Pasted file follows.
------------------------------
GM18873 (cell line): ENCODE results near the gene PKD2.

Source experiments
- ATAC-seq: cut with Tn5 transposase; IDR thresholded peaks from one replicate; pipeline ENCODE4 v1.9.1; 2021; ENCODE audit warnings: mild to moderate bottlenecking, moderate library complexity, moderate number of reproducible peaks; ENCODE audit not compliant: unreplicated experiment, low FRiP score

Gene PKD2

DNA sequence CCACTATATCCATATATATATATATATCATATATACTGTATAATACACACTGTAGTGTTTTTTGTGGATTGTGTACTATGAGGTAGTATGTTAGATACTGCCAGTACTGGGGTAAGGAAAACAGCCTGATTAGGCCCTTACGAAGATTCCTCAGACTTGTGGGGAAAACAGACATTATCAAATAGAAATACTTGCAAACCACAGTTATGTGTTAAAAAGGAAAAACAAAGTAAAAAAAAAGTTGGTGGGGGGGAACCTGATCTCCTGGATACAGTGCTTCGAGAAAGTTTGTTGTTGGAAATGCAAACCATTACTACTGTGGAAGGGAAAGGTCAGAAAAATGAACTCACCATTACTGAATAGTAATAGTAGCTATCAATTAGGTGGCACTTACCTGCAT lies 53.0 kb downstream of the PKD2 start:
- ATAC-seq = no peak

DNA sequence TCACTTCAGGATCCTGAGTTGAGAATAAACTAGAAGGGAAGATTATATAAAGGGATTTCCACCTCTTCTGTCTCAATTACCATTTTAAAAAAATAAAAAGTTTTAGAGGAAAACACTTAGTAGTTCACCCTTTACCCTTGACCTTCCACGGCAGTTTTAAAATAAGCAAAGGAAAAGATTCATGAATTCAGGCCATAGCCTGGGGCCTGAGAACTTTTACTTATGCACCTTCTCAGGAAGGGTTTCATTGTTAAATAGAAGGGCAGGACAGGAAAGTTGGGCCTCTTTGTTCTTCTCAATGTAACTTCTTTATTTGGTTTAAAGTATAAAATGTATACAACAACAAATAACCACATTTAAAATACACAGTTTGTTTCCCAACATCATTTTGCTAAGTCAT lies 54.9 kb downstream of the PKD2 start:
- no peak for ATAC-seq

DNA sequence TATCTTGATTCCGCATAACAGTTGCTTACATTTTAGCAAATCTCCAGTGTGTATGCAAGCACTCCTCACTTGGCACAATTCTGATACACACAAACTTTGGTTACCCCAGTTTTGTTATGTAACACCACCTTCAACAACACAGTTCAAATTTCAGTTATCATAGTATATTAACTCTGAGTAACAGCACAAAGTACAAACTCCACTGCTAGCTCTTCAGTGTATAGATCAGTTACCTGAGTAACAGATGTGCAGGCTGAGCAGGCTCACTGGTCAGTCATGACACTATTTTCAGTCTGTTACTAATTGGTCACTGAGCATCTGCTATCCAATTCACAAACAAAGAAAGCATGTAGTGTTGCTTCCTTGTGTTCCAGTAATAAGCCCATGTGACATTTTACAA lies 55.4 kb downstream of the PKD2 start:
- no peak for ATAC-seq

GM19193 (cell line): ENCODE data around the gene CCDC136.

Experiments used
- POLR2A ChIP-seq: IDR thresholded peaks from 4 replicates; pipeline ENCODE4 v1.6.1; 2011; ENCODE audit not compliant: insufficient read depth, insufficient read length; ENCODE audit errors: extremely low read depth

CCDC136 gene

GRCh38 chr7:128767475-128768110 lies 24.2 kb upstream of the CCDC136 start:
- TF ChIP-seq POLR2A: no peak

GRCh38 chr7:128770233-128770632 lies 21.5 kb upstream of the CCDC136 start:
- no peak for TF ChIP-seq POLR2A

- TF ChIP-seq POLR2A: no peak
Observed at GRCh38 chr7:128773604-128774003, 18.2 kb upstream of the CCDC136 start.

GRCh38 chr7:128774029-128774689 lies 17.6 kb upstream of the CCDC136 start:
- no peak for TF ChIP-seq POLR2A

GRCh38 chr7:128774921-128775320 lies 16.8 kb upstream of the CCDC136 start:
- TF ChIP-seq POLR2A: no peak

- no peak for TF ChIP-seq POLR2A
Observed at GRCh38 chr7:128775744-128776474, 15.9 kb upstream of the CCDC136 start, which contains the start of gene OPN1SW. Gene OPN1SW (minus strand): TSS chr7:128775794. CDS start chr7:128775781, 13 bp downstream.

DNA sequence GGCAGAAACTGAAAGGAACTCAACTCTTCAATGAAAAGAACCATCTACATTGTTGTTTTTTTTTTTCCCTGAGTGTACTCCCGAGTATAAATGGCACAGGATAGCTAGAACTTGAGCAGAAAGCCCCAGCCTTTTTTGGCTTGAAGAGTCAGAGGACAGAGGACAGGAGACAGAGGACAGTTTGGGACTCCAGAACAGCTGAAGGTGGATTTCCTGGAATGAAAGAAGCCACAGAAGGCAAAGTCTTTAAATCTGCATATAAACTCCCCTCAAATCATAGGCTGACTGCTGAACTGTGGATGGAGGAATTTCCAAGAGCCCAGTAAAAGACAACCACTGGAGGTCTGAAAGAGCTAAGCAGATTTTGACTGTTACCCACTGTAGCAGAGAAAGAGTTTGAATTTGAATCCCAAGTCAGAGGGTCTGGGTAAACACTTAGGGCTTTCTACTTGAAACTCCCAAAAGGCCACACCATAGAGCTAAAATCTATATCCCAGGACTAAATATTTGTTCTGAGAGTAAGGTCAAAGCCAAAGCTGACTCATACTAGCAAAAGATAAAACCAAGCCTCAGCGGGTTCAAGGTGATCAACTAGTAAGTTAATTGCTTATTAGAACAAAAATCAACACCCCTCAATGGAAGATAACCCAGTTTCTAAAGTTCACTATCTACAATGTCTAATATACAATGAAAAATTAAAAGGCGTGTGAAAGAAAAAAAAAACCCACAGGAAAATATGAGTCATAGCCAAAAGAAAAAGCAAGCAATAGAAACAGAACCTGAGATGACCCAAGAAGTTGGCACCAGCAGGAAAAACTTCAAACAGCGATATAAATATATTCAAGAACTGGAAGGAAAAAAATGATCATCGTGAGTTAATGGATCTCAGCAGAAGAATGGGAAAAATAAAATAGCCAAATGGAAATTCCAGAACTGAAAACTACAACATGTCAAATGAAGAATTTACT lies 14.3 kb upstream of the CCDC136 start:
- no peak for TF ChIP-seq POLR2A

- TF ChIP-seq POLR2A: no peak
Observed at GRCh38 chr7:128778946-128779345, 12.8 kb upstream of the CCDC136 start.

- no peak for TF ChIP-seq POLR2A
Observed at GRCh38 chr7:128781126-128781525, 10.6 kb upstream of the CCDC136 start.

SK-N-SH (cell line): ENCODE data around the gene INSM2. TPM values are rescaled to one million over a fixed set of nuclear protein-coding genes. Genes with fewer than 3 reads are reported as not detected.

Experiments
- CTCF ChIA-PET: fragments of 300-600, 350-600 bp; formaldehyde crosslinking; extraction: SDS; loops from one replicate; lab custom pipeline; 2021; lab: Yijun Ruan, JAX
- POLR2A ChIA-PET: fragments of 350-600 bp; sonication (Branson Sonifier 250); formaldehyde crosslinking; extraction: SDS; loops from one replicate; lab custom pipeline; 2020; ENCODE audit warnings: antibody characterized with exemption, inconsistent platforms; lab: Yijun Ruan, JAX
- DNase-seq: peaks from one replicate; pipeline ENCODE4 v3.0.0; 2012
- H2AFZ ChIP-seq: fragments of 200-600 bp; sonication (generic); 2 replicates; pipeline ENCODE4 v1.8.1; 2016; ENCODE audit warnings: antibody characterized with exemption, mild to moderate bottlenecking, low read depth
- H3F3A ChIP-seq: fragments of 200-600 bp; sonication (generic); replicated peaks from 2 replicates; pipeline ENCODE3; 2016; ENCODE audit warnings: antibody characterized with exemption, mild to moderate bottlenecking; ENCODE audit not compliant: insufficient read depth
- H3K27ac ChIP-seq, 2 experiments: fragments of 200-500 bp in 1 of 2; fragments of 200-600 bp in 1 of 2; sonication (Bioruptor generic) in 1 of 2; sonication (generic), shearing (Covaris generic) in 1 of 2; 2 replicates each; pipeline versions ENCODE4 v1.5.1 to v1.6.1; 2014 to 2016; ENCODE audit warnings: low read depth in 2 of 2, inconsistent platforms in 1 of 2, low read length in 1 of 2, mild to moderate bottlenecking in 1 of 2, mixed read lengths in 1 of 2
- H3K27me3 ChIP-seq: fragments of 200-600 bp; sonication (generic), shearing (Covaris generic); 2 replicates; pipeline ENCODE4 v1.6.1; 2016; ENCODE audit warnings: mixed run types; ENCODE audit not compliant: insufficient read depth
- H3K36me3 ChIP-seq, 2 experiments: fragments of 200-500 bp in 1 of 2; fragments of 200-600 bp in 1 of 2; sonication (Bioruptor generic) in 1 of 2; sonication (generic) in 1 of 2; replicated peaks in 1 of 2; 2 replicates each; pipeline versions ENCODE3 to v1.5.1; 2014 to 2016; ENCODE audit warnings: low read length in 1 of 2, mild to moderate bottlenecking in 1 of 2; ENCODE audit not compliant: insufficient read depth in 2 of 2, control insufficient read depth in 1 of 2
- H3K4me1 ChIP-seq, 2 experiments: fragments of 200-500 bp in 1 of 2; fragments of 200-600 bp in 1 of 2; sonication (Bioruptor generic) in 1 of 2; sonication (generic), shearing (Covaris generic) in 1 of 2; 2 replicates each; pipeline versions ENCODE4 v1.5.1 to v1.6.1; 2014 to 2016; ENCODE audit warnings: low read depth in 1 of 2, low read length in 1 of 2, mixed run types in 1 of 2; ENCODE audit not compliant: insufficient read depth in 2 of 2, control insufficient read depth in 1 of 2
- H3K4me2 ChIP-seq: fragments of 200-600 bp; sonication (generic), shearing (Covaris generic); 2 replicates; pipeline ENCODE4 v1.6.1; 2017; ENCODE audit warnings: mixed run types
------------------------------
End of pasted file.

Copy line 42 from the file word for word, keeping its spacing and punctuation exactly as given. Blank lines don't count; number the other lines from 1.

- H3K36me3 ChIP-seq, 2 experiments: fragments of 200-500 bp in 1 of 2; fragments of 200-600 bp in 1 of 2; sonication (Bioruptor generic) in 1 of 2; sonication (generic) in 1 of 2; replicated peaks in 1 of 2; 2 replicates each; pipeline versions ENCODE3 to v1.5.1; 2014 to 2016; ENCODE audit warnings: low read length in 1 of 2, mild to moderate bottlenecking in 1 of 2; ENCODE audit not compliant: insufficient read depth in 2 of 2, control insufficient read depth in 1 of 2